The present invention is better understood upon consideration of the present invention and the accompanying drawings.

BRIEF DESCRIPTION OF THE DRAWINGS

FIG. 1 shows using DHCP to obtain an MCGA from a DHCP server that a network node (e.g., IPv6 node) can securely claim and defend using the SEND protocol.

FIG. 2 illustrates a Mobile IPv6 mobile node autoconfiguring a MCGA that can be claimed and defended securely by a proxy (either a Mobile IPv6 home agent or an FMIPv6 access router) using SEND.

FIG. 3 illustrates a network device claiming and defending a MCGA using SEND.

FIG. 4 illustrates a Mobile IPv6 mobile node requesting a home agent to start proxying the home address.

DETAILED DESCRIPTION OF THE PREFERRED EMBODIMENTS

The present invention allows Internet Protocol version 6 (IPv6) nodes that use mobile IPv6 for mobility management, or DHCP for address provisioning, to securely claim and defend their network addresses themselves or through proxies using the SEND protocol. For example, according to one embodiment, an IPv6 network node generates or obtains a multi-key cryptographically generated IPv6 address (MCGA) using any suitable method described in the Copending Application incorporated by reference above. The network node may also sign and verify a message for claiming and defending a network address under the SEND protocol. The network address to be claimed and defended may be either autoconfigured or obtained from a server using the DHCPv6 protocol. If the MCGA is generated by a Mobile IPv6 node as a Mobile IPv6 home address, the MCGA can be securely proxied by the Mobile IPv6 home agent after the mobile node has left the home link. However, if the MCGA is generated as a Mobile IPv6 care-of address by a Mobile IPv6 node while on a foreign subnet, the MCGA can be securely proxied by the current or new access router, before the mobile node arrives on the link and after it has left the link, respectively.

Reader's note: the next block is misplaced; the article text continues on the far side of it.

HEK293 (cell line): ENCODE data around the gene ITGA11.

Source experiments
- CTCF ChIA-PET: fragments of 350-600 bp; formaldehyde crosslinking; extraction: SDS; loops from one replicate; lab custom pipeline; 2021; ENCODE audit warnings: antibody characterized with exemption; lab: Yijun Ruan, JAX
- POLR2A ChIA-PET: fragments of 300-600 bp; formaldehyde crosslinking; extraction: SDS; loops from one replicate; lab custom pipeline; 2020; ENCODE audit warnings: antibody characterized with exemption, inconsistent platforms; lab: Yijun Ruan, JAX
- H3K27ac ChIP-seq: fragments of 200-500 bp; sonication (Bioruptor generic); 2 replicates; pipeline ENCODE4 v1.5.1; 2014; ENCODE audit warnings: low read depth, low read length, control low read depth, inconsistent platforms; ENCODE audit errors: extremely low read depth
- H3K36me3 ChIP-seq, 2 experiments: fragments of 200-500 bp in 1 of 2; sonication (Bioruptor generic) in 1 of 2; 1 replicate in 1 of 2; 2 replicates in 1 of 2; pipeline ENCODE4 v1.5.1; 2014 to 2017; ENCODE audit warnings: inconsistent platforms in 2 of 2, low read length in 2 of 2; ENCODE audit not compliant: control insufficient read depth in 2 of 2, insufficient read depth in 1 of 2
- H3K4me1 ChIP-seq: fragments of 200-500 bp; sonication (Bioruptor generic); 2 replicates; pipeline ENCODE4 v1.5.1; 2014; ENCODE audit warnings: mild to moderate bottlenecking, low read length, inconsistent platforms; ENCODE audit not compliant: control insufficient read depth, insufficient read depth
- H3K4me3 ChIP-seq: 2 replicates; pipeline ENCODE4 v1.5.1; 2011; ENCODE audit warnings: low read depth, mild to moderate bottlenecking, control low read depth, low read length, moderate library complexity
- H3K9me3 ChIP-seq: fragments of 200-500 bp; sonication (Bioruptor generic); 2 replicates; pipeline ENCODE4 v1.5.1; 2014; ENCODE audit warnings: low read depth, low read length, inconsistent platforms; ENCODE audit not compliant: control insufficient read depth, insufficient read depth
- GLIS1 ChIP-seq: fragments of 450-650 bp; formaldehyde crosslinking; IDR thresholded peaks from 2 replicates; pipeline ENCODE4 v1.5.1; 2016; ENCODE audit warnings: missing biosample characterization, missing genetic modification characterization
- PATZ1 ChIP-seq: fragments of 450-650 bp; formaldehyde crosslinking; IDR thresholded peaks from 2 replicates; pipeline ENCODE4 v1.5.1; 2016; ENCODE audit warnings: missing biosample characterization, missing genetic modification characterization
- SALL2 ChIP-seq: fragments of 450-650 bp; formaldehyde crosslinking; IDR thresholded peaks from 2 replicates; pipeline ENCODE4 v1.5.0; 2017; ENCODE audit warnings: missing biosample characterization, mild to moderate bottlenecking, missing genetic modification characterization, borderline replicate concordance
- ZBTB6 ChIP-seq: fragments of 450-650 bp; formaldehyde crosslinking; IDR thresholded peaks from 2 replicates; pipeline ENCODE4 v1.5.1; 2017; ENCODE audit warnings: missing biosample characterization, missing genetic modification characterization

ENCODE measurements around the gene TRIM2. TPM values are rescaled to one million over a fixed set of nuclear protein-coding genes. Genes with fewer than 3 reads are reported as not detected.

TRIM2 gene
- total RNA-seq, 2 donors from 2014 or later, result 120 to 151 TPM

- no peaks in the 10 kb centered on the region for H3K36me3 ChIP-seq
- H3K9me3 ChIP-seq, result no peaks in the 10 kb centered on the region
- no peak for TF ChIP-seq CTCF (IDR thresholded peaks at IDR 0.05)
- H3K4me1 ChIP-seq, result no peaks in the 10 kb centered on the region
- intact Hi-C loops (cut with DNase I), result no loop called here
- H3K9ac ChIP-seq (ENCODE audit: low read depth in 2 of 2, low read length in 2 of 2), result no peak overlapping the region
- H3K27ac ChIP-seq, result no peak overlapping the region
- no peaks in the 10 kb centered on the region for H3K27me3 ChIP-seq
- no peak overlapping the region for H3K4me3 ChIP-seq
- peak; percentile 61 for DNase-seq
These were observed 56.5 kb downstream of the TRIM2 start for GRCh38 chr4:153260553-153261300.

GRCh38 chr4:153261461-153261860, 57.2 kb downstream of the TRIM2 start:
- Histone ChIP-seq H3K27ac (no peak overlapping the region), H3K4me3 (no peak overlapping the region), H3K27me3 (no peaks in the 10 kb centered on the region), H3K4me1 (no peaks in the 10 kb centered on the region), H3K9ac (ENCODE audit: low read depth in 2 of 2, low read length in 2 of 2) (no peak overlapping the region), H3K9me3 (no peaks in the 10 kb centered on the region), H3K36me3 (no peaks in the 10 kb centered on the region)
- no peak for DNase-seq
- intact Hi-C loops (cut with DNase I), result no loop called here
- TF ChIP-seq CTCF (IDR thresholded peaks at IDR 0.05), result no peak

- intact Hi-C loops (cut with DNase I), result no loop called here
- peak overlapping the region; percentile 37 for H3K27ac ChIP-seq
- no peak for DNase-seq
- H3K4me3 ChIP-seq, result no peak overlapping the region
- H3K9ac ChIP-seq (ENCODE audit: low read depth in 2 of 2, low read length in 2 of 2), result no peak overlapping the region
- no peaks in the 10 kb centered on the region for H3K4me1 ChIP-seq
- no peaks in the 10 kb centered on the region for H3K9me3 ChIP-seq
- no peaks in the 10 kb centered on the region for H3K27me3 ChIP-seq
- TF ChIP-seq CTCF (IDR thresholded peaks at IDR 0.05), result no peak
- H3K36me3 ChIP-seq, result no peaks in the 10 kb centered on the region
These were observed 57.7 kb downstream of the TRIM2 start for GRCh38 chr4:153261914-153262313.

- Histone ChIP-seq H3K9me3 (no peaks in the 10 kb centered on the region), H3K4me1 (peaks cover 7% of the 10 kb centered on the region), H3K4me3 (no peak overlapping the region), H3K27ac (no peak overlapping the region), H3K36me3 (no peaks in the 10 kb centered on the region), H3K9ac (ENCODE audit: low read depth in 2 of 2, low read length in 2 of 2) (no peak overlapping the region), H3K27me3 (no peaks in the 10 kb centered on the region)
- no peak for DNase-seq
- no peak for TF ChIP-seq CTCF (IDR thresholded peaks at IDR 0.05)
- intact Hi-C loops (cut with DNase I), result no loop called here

FIG. 1 shows using DHCP to obtain an MCGA from a DHCP server that a network node (e.g., IPv6 node) can securely claim and defend using the SEND protocol. As shown in FIG. 1, at step 101, to find a DHCP server, an IPv6 node (say, node A) multicasts a DHCP Solicit message to the IPv6 “All_DHCP_Relay_Agents_and_Servers” multicast address, in accordance with RFC 3315. In response, at step 102, a DHCP server (say, node B) or optionally, a Relay Agent communicating with node B, answers node A's DHCP Solicit message with a DHCP Advertise message. At step 103, in response to the DHCP Advertise message, node A sends a DHCP Request message to node B. The DHCP Request message includes A's public key in a new DHCP Address Public Key Option. At step 104, DHCP server B uses A's public key and its own public key (i.e., B's public key) to generate an MCGA (“address AB”). This MCGA may be generated, for example, using any suitable method described in the Copending Application or RFC 3972. At step 105, DHCP server B records the binding between address AB and A's public key for future reference. Thereafter, at step 106, DHCP server B sends address AB back to node A in a DHCP Reply message, in which node B also includes B's public key in a DHCP Address Public Key Option, At step 107, upon receiving the DHCP Reply message, node A can use address AB as a source address for IP traffic. Node A may also use A's public key, B's public key, and A's private key (which complements A's public key) to sign Neighbor Discovery messages, which securely claim and defend the network address, as described in further detail below. To prevent an attacker spoofing the Request/Reply exchange using A's public key, nodes A and B may deploy RFC 3118 Authentication for DHCP messages or delayed authentication as described in RFC 3315.

DHCP server B can also use the cryptographic properties of a network address to check whether an operation on the network address, such as a DHCP Renew, is authorized. For this purpose, node A includes A's public key in the message, and signs the message with A's private key. Before performing the requested operation, DHCP server B checks whether A's public key is a component of the network address and whether the signature verifies, as described in the Copending Application.